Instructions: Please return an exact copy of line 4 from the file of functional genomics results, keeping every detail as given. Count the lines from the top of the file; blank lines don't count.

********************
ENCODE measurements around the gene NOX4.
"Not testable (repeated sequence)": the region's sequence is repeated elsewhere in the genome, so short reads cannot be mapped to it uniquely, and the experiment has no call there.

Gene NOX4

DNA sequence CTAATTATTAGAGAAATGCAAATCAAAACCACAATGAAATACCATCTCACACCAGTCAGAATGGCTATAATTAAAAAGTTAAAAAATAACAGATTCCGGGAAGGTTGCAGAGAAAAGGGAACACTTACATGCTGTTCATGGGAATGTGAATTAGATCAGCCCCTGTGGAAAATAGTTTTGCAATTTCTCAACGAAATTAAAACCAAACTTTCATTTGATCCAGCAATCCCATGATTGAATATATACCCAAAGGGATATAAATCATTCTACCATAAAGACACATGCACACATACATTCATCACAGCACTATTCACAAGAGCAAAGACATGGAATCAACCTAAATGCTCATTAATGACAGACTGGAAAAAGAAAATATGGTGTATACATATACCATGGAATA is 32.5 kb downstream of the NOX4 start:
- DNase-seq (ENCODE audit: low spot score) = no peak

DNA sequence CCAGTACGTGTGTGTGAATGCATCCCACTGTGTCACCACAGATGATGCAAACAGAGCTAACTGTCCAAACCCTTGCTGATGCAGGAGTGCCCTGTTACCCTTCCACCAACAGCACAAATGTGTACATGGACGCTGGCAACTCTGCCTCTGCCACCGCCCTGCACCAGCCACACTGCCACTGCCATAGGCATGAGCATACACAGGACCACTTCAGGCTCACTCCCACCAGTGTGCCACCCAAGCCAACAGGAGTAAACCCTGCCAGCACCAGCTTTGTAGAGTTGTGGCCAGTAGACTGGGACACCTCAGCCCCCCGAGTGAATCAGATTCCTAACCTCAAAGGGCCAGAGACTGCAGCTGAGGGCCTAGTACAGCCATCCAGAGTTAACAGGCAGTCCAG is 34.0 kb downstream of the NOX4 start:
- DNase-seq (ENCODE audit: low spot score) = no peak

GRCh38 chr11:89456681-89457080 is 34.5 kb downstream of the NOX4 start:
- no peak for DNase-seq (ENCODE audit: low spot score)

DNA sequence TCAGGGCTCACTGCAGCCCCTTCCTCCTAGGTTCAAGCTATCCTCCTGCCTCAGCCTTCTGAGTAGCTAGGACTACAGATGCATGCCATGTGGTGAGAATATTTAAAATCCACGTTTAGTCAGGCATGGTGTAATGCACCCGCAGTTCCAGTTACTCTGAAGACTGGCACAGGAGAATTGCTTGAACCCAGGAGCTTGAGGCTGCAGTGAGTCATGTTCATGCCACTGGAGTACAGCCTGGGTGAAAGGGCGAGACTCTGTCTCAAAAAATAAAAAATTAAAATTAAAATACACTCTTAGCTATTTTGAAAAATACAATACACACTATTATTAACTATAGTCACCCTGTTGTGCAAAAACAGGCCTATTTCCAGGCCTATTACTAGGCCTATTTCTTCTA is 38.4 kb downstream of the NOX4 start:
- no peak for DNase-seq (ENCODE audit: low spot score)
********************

DNA sequence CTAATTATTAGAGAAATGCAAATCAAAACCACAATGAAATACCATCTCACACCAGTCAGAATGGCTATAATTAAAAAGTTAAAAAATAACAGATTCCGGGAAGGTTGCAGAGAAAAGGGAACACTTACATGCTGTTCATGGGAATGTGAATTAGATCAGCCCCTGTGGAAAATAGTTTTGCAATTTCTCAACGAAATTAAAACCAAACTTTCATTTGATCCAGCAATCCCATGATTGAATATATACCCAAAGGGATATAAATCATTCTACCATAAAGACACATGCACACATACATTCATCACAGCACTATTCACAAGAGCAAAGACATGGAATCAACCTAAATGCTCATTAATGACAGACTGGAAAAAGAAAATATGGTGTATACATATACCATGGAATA is 32.5 kb downstream of the NOX4 start: